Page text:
The strategic monitoring of international telecommunications, can produce useful information for industrial espionage purposes, but only by chance. In fact, sensitive industrial information is primarily to be found in the firms themselves, which means that industrial espionage is carried out primarily by attempting to obtain the information via employees

(their emphasis)

In other words, they took two paragraphs and three bullet points to say "no, they wouldn't bother using ECHELON for this."

It is followed by a chart of cases of industrial espionage (with no explanation as to how they arrived at any of the entries), and the only entry that may relate to ECHELON (rather than using an agent or taking photographs) is a 1994 NSA action where they intercepted calls and faxes related to how Airbus was bribing Saudi Arabian officials to win a contract. Those dastardly Americans! It's so rude to use spy on the competition when they're just trying to bribe somebody. Gosh! And yet still, I'm just supposing this entry is in any way related to ECHELON since it makes no such claim.

I am not claiming the US does not engage in this kind of behavior; they probably do, and for all I know they've been caught red-handed at it too. But this report is not proof of that, even if we were to take Wikipedia as a great source of anything to begin with.

Comment: Re:A Less Cynical Possiblity (Score 1) 119

by Dhalka226 (#39484771) Attached to: What Does Google Get Out of Voice?

That was my instinct as well. They also own YouTube, which opens up some possibilities: Obviously, great video searching options but also automatic video transcripts and things like that. Once they have a transcript they can run their other algorithms over it and relate it more strongly to other sources, both video and non-video sources. If there's a G+ account to tie into, you also have all of that information.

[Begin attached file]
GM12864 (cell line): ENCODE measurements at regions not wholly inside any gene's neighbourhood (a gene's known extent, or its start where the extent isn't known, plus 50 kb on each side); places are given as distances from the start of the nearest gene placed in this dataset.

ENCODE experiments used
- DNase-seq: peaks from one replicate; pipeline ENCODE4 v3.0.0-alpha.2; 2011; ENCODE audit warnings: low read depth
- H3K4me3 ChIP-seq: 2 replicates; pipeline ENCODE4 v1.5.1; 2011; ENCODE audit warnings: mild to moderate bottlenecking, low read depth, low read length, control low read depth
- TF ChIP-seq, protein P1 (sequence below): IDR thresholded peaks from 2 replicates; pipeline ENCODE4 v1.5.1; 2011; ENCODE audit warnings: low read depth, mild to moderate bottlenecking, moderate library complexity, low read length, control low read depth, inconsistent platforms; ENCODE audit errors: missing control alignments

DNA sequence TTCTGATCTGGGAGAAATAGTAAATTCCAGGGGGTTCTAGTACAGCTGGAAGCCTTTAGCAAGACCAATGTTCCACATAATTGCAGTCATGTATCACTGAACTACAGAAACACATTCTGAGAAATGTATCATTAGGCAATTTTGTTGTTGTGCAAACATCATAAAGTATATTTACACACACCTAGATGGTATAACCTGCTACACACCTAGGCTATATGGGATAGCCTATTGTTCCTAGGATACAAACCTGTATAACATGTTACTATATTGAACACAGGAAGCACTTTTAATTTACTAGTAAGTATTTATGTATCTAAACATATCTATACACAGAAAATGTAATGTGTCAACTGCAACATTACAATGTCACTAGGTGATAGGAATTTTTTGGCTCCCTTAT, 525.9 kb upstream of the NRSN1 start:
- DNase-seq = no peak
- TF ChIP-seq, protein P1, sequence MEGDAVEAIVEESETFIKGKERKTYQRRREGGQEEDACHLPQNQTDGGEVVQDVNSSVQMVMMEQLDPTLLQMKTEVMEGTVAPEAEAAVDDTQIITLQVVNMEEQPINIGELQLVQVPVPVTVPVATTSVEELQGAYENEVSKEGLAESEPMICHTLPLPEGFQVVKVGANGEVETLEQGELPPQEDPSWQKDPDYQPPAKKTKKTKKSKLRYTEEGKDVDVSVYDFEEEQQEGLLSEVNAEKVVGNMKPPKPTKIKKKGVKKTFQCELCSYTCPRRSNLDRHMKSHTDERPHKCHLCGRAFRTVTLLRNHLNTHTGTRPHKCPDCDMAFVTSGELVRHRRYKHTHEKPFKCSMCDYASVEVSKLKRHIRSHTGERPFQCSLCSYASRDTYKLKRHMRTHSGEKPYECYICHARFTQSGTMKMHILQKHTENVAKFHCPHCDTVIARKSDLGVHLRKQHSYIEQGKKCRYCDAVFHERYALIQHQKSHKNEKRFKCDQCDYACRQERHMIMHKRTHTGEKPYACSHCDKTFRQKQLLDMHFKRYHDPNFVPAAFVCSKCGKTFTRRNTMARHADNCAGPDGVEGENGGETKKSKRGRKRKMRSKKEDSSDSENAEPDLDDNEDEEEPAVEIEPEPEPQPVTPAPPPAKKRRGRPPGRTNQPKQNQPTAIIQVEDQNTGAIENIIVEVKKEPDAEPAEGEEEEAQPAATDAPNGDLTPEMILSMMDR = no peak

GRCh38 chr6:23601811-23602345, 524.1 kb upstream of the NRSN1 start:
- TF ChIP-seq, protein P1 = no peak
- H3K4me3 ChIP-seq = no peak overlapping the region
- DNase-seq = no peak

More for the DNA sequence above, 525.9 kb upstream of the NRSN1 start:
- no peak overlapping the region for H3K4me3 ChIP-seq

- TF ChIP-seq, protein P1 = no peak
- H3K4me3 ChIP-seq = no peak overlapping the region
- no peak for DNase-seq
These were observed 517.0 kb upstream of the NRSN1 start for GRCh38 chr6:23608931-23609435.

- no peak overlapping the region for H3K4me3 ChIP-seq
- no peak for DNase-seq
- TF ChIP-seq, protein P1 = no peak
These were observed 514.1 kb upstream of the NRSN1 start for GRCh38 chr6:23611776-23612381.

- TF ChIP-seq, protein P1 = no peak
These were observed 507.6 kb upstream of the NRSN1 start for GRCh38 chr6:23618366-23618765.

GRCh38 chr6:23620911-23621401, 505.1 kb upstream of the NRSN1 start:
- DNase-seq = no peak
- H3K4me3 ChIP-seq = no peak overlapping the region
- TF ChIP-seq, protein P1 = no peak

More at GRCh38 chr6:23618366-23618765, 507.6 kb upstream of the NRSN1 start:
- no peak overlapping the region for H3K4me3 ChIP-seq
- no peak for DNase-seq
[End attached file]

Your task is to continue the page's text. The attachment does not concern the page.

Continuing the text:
Better search. Better recommendations. Better profiles. Better advertising placement. It's a big win for Google, and it's not like audio/video postings are going anywhere anytime soon. Now that so many people have a smartphone in their pocket, those video recordings are only getting more common.

Comment: Re:Wait, wait, let me get this right (Score 2, Insightful) 270

by Dhalka226 (#39484099) Attached to: Why Gay Men Are Worth So Much To Facebook

I agree that the idea is kind of silly, mostly because it's just too much damn work to attack a gay person when there are significantly easier avenues available, but it's not as simple as you make it out to be.

If your profile is wide open to the world, then yeah, it's precisely that silly. If it's restricted to friends and family, it's still available to targeted advertising and that advertising can "leak" data. Or at least that's his premise.

Public safety issue? Not really. If you want to attack some gays, just find a gay bar or a gay dating site or something. Paying money to target advertising to leak private data so you can track them down to attack is, well, an awful lot of effort. Then again I don't understand the whole homophobia thing, so I guess the entire concept is lost on me.

Comment: Re:His argument is overreaching (Score 1) 414

by Dhalka226 (#39470987) Attached to: Maybe the FAA Gadget Ban On Liftoff and Landing Isn't So Bad

You know, I actually agree with you -- both about how silly the policy in general is and how ridiculous the article's reasoning for keeping it was.

But the idea that there are people who call forcing you to turn your iPad off for 15 minutes an "abusive government ban" is precisely what he's talking about. We've gone 'round the bend from any kind of well-adjusted relationship with our electronics. It has become downright obsessive.

It doesn't justify the ban itself, but his point is not completely without merit.

Comment: Re:If I got a letter (Score 2) 52

by Dhalka226 (#39466087) Attached to: US Congress Probes iOS App Developers On Privacy

Yeah, I definitely think the best course of action is to refuse to help somebody who is going to pass laws of importance to you, all but guaranteeing a suboptimal-at-best law. "YOU'RE NOT PERFECT, STOP TRYING TO BE BETTER!" is a fantastic rallying cry.

Talk about cutting off your nose to spite your face.

Comment: Re:Snakes on a Plane (Score 3, Interesting) 106

by Dhalka226 (#39440271) Attached to: When Social Media Meets TV, Are the Results Worth Watching?

Maybe, but it's certainly not clear.